height="133" hspace="4" src="http://www.gadling.com/media/2006/04/Topless-Beach.jpg" width="200" align="right"
vspace="4" border="1" alt="" />I found it rather odd that a stuffy business publication such as Forbes actually
publishes a list of the world’s href="http://www.forbes.com/travel/2006/01/23/topless-beaches-msn-cx_sb_0123feat_ls.html?partner=lycos">best topless
beaches. I suppose successful businessmen need to get their thrills in one form or another; they may as well
have such a list handy when considering possible locations for that upcoming executive retreat.
Nonetheless, the list is a bit of a scam. First off, to rationalize its place in a serious business magazine,
and to give it an air of authority (instead of the T&A piece it really is) the writer made sure to interview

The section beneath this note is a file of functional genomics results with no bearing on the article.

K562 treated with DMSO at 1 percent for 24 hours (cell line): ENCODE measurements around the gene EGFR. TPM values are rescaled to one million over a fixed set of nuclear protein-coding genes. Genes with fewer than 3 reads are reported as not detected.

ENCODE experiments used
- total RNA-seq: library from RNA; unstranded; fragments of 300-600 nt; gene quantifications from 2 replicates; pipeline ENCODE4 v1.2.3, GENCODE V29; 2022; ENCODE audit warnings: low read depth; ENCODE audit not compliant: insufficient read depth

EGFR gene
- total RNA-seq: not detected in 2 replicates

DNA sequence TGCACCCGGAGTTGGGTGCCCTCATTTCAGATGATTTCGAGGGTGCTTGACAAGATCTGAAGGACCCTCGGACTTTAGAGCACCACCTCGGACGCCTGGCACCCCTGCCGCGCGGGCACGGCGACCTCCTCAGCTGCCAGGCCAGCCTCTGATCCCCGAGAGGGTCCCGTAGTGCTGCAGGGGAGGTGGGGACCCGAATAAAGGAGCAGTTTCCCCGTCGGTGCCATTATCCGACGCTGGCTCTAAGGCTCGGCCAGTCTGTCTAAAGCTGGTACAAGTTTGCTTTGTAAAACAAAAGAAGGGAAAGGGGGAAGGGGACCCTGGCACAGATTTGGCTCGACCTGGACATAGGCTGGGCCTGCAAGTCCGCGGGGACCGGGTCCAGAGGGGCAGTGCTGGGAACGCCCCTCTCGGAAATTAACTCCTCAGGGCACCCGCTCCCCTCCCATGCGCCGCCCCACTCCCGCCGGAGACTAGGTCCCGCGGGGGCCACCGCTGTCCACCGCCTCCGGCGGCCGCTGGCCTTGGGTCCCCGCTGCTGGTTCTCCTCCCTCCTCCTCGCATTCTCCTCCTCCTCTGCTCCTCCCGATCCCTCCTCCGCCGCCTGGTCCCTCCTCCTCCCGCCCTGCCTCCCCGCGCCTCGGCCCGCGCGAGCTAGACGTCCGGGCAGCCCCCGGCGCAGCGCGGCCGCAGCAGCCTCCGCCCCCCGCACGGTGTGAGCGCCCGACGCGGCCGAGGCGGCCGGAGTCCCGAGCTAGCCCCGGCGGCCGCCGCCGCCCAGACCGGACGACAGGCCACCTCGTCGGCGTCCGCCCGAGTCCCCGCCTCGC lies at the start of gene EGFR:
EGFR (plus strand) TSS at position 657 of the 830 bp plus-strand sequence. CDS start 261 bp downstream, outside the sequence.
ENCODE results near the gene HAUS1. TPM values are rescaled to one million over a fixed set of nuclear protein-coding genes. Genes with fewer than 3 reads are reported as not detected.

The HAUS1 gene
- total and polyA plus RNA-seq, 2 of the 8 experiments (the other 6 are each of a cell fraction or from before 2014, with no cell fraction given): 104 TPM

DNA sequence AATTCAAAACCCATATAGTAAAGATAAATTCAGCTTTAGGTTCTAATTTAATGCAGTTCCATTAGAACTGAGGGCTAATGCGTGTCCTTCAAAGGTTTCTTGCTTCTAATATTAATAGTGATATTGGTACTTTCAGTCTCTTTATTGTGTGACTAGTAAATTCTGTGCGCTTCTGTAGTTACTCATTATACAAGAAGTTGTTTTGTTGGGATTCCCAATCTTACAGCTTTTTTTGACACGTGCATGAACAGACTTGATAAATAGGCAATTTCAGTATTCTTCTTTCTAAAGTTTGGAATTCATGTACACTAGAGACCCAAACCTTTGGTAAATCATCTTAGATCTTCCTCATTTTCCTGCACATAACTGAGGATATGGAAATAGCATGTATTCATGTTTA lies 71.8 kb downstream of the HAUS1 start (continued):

consultants from Lodging Investment Advisors and Hospitality Advisers—both of whom had wise
business-like things to say about nudity and beaches.
Secondly, more than half of the beaches listed are in Europe where, you guessed it, EVERY beach is a topless
beach. Other than Europe, the list includes Anse du Gouverneur (St. Barts, French West Indies), Clifton Beach
(Cape Town, South Africa), the curiously named Manly Beach (Sydney, Australia) and of course the venerable Copacabana
Beach (Rio de Janeiro, Brazil). The lone American choices are Blacks Beach in San Diego (actually a full nudity
beach), and South Beach in Miami.
So, if you’re looking to cut down on your firm’s travel experiences, you’d best opt for Miami or